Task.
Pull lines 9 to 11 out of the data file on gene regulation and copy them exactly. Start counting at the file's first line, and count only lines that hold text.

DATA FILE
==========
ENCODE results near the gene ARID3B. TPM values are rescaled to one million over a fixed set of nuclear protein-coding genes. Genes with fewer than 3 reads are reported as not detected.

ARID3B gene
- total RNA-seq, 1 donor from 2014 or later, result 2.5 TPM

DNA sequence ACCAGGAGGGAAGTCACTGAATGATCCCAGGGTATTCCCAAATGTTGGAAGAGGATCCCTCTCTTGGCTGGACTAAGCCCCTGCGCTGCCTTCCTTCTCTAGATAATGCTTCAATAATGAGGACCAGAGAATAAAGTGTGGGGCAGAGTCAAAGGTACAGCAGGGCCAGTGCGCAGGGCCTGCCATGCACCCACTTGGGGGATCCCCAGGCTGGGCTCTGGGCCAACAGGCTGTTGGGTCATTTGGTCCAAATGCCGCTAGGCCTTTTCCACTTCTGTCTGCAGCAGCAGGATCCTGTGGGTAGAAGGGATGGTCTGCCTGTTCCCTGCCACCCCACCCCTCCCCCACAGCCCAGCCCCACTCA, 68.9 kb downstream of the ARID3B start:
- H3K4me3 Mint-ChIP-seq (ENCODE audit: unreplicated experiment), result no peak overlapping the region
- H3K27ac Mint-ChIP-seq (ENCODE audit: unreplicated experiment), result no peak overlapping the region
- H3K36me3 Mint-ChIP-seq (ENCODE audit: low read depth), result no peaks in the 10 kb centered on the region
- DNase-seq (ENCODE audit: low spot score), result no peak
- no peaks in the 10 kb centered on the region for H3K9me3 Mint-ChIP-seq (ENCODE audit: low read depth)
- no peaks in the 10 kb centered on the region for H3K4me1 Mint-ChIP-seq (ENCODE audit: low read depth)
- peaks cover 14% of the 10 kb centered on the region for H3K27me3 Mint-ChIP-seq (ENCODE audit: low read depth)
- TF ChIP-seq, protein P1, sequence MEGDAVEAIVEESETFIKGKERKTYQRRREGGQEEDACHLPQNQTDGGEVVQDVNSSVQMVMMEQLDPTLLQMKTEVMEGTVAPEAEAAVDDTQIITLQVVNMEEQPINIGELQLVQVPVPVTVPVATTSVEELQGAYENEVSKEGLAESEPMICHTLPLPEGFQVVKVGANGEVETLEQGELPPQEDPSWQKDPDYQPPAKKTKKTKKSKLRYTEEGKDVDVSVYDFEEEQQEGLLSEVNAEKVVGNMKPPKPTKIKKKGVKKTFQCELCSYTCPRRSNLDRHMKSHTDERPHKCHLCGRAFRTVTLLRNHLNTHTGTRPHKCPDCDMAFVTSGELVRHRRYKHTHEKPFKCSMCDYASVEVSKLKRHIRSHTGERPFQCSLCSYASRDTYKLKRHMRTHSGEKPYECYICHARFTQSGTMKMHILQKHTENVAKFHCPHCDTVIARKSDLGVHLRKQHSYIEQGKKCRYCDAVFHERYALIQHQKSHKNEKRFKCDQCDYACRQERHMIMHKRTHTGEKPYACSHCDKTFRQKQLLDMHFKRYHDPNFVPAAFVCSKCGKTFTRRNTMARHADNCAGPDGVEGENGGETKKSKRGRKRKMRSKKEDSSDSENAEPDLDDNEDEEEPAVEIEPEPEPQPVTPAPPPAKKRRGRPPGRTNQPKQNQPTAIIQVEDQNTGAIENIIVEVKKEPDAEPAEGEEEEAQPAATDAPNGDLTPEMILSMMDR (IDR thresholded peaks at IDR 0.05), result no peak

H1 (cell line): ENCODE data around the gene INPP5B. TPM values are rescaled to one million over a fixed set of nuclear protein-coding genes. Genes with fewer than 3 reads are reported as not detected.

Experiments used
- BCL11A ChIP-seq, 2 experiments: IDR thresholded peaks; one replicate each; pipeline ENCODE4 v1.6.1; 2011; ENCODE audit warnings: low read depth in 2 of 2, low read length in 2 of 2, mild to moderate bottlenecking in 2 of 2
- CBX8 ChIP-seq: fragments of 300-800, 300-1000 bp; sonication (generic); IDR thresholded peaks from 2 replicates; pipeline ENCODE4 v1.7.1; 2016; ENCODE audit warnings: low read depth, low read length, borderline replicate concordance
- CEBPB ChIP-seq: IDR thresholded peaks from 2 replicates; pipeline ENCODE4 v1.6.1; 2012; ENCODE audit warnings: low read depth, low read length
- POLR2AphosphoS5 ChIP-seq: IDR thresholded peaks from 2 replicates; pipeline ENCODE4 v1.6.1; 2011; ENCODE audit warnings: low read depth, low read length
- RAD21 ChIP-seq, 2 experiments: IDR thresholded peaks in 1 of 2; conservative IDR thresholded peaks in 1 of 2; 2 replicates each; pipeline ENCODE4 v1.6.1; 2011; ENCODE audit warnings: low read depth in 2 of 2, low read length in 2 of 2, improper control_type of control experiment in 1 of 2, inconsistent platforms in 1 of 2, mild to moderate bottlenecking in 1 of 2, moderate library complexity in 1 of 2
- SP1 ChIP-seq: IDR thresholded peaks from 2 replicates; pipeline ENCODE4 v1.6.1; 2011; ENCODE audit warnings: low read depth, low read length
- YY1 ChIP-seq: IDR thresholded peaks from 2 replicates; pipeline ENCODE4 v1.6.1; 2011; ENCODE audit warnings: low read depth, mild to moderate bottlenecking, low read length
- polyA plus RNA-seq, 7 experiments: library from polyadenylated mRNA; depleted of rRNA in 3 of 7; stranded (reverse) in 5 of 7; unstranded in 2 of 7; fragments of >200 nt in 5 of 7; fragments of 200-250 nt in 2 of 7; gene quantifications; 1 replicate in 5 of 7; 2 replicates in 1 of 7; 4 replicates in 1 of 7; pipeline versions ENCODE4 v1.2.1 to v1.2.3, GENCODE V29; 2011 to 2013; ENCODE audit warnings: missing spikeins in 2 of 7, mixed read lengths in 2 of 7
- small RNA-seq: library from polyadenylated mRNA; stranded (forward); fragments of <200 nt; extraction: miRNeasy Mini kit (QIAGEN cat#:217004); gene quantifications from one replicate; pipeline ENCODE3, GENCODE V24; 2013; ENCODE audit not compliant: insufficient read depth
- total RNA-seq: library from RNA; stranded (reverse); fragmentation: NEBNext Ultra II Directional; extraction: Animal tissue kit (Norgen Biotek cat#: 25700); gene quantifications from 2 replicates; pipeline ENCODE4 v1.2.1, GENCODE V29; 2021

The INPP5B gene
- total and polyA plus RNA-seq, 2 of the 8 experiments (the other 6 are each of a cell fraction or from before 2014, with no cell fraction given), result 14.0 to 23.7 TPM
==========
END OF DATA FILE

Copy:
- no peaks in the 10 kb centered on the region for H3K9me3 Mint-ChIP-seq (ENCODE audit: low read depth)
- no peaks in the 10 kb centered on the region for H3K4me1 Mint-ChIP-seq (ENCODE audit: low read depth)
- peaks cover 14% of the 10 kb centered on the region for H3K27me3 Mint-ChIP-seq (ENCODE audit: low read depth)